In Which He Refused to Wear His Wedding Ring ~ and the $40 Giveaway!

He didn't wear his wedding ring for maybe three decades.

He repaired computers for a living.  Was frequently tinkering with something or other under the car, hoping to get a few thousand more miles out of it.  Or creating a random widget or gift or project with one kind of power tool or another down in the workshop.

He didn't want to lose a finger.  And ... maybe even more than that, it just was plain uncomfortable for him to wear.

At first I subtly hinted.  And then not so subtly pouted.  And obnoxiously wheeled and dealed, trying without even a hint of success to get that band of gold back on his finger where it belonged.  I even offered {more than once} to buy my non-jewelry wearing man a chain so he could tote my precious wedding gift around his neck.  What was I thinking?

That was so not going to happen.

Over time, I grew up.  We had bigger fish to fry and I gradually became ok with his adamant choice. There was not a shred of doubt in my mind that he was anything but faithful and committed to our vows.  And his steady servant heart demonstrated his deep love to me and the girls in ways that were practical and substantial.

I let it go.

For life was presenting much more pressing scenarios than a missing symbol on his left hand.  And like most nonessentials, it slowly but surely became a non-issue and faded from view.


Fast forward to three Christmases ago.  Cuddled close to my man and surrounded by the enthusiastically noisy gang, their parents, and mounds of gifts interspersed with discarded wrapping paper, I pulled a small black box from the worn toe of my old red felt stocking.  As soon as my fingers wrapped around its four rounded corners, I just knew.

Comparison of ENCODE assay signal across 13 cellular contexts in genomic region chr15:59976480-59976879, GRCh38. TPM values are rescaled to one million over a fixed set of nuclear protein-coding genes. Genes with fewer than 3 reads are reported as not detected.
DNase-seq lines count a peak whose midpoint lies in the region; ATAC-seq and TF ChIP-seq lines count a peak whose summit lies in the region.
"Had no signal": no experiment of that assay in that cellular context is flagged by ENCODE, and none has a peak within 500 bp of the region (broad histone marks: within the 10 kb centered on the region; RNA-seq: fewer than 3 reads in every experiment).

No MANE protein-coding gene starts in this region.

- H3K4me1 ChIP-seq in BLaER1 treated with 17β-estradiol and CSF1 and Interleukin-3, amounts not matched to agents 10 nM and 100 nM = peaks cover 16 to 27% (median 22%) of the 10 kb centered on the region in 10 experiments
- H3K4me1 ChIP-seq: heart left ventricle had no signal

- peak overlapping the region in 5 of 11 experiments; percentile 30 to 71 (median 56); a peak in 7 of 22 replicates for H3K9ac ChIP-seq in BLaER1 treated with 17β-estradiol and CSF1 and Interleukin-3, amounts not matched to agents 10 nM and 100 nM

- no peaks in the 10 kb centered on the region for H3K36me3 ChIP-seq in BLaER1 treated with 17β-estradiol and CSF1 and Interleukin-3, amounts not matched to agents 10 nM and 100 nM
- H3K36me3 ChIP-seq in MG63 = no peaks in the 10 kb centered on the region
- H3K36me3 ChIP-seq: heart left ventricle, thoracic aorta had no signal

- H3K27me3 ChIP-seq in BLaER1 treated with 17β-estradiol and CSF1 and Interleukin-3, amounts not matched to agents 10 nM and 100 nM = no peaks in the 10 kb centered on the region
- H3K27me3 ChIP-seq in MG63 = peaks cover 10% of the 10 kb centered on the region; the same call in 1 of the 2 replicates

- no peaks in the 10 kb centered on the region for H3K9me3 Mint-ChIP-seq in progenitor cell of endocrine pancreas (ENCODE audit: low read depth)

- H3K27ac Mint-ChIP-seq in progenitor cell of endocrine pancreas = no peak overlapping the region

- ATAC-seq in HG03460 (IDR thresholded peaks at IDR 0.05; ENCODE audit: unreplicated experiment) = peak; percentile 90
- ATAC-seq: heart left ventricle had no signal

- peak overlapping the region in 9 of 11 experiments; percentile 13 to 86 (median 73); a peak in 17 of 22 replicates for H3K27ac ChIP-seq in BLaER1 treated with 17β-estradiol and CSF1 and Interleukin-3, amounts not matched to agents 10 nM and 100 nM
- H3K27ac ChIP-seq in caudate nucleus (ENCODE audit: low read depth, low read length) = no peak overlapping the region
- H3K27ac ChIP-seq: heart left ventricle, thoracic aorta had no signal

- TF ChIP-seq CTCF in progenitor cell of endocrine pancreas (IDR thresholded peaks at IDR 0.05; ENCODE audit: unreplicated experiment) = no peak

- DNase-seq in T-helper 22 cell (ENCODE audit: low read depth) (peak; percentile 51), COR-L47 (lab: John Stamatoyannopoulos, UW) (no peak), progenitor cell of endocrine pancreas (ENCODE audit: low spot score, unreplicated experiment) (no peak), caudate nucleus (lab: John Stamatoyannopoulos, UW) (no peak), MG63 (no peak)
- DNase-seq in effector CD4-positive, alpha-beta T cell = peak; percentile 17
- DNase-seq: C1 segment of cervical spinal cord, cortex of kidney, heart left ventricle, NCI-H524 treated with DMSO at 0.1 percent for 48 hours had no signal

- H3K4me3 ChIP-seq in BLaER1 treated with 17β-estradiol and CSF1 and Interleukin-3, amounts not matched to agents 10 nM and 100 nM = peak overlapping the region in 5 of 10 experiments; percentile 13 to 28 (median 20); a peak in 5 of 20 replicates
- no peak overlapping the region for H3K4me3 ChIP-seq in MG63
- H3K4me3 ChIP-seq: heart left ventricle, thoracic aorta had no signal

It was his ring.

Just waiting to be placed by this aging bride's still eager hands on her groom's bare awaiting finger.  The fourth one. On his left hand.


Along the way you've gotta figure out what's non-negotiable for you.  What's absolutely worth going to the mat for.  Consider the cost of yet another unsettlingly vulnerable discussion, maybe some bruised feelings or shed tears.

If I've learned one truth, it's this right here.

Speak what's most true about where you are.  Do it with love and respect, clarity and grace.  Without any kind of spoken / unspoken manipulation or pressure or threats.

Maybe do it twice, or even three times if you're particularly passionate about whatever it is.  And then quietly step off your soapbox.  Let it go.  Just let it go.

For good.

I still haven't arrived.  After 40 years, I'm still a student learning how to do this 'speaking the truth in love' thing without repetitively going on and on and on.

Honestly, no desire is worth the ceaseless grumbling, the incessant nagging, the endless hassle, the valuable energy invested as we keep proclaiming our rights and beating the drum of our inflexible, unyielding opinions.  The monotonous litany does nothing but send our spouse fleeing in the exact opposite direction, loosening the sacred ties that bind, unraveling two hearts once strongly knit together.


And then the hard part comes.  

This, the releasing of your spouse and the contentious subject matter to the Holy One who brought you two together in the first place.  The One who has the power and the wisdom to take care of whatever it is that threatens to put a disturbing wedge between you and the one you've committed to share life with.

And wonder of wonders, as we get out of our own way, we begin to lean into the delightful discovery that the same powerful God who spun the universe into existence is more than capable to carry through His wise and wonderful plans with little, if any, help from us.


What have you finally let go of?  Or what still remains, just waiting to be released?

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Anita  .  Kelly  .  Beth  .  Holley